People, Place, and Time

Telling my family's stories

Enoch Branson George

Enoch Branson George was born November 26, 1827 in Winchester, Warren County, Virginia. His parents are currently unknown, but a woman named Rachael George (born 1798) is the head of the household on the 1850 census, making her the right age to be his mother, as well as Matilda George’s (b. 1825) – the mother of Martha Ellen George, meaning that he is likely Martha Ellen (George) Ritenour’s uncle. In 1850, Enoch Branson is living with the George group in the 69th district of Warren County (i.e. out in the woods). Like the rest of the group, he is marked ‘M’ for ‘Mulatto’ on the census, meaning he was not white. This does not indicate he was of slave ancestry, however, because ‘M’ was also the only designation for indian people (aside from when they were marked ‘white’). As I’ve covered elsewhere, based on the evidence, it seems safe to conclude that the George group was likely identifiable as indian in 1850 and 1860.

Enoch disappears from Warren County by 1860, and nothing can be found of him there throughout the civil war or afterwards. I thought this was all I’d ever find about him until I stumbled across an Enoch B. George living in Meridian, Bosque County, Texas in 1860. This man was the right age (born 1827) and born in the right place (Virginia). He was living in the household of William Million, who had a large family, and (of course) Enoch was now marked ‘White’ on the census.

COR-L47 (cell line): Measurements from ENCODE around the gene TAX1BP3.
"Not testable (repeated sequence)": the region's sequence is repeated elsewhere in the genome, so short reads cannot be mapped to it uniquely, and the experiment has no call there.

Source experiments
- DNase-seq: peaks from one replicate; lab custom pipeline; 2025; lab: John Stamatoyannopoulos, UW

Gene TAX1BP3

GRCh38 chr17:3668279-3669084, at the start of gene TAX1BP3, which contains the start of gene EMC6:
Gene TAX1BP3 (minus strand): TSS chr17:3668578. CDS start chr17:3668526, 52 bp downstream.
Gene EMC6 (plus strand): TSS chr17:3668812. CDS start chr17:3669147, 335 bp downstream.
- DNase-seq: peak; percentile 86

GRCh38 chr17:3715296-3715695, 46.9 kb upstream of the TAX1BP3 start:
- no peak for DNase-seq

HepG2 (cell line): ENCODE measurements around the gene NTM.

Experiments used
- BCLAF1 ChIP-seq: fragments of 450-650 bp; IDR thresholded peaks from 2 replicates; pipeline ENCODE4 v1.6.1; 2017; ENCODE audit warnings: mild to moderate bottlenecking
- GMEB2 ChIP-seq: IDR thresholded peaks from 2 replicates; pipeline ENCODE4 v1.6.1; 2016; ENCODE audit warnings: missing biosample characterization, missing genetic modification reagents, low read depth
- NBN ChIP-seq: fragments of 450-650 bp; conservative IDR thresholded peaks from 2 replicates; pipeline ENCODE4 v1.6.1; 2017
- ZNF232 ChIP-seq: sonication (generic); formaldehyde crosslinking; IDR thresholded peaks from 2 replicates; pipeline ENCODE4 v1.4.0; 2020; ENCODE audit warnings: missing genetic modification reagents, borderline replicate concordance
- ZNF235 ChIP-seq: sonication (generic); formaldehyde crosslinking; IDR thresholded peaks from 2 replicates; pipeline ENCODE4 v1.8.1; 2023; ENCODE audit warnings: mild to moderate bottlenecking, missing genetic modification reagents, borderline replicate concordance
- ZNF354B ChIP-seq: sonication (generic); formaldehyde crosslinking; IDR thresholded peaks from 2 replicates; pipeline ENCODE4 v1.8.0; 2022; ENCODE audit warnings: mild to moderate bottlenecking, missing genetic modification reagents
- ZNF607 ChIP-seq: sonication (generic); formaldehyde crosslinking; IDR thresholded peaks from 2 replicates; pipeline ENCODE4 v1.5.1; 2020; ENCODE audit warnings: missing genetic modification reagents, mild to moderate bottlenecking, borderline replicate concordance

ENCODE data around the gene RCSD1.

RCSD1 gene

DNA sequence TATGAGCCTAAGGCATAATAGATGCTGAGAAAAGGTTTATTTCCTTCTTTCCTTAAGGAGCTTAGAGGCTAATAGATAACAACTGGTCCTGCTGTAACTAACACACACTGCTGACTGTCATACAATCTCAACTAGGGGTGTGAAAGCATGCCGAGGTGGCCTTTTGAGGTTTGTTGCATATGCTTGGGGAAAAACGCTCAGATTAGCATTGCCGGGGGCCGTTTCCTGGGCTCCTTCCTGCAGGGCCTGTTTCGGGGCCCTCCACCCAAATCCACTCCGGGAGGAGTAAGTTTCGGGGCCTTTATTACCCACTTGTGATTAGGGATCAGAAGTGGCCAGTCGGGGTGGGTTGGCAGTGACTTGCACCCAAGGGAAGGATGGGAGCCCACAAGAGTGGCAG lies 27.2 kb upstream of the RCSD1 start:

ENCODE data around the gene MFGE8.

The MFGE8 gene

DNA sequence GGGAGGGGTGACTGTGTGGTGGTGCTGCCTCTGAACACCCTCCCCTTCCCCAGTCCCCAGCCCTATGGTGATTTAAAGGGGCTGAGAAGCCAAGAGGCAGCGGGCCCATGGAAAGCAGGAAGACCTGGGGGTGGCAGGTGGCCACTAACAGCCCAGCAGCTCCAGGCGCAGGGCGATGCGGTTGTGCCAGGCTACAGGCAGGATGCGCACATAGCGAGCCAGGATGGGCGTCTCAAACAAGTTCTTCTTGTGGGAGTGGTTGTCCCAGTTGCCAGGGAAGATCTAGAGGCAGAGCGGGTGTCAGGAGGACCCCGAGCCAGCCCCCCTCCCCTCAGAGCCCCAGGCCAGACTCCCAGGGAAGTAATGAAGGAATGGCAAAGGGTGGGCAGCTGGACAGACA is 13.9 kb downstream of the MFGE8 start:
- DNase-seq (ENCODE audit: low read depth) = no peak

After some rooting, and with the help of a genealogy on the Million family done by Dorothy Million Ketter, it came out that this Enoch married one of William Million’s daughters, Rachael, in 1859 and had 6 children, some of whom have done genealogy on the family.

Enoch Branson and his brother Andrew Jackson (there’s THAT name again!) were both in the civil war, as members of the confederate army in Texas. After the war, Enoch owned the first store in Meridian, which he called the ‘E.B. George Emporium.’ On subsequent censuses, he is listed as a furniture delivery man, an undertaker, and unemployed. He was apparently capable with stonemasonry, and was commissioned to build the stone room used for the first courthouse in Meridian in 1871. He died on December 27, 1908 in Meridian.

He appears to have been quite the colorful character, as the quotes I’m going to throw up show.

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About Hattifattener

Age: 37 Lives: All over the place. Education: PhD, linguistics, UBC.

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This entry was posted on November 17, 2010 by in Uncategorized and tagged , , , , , .
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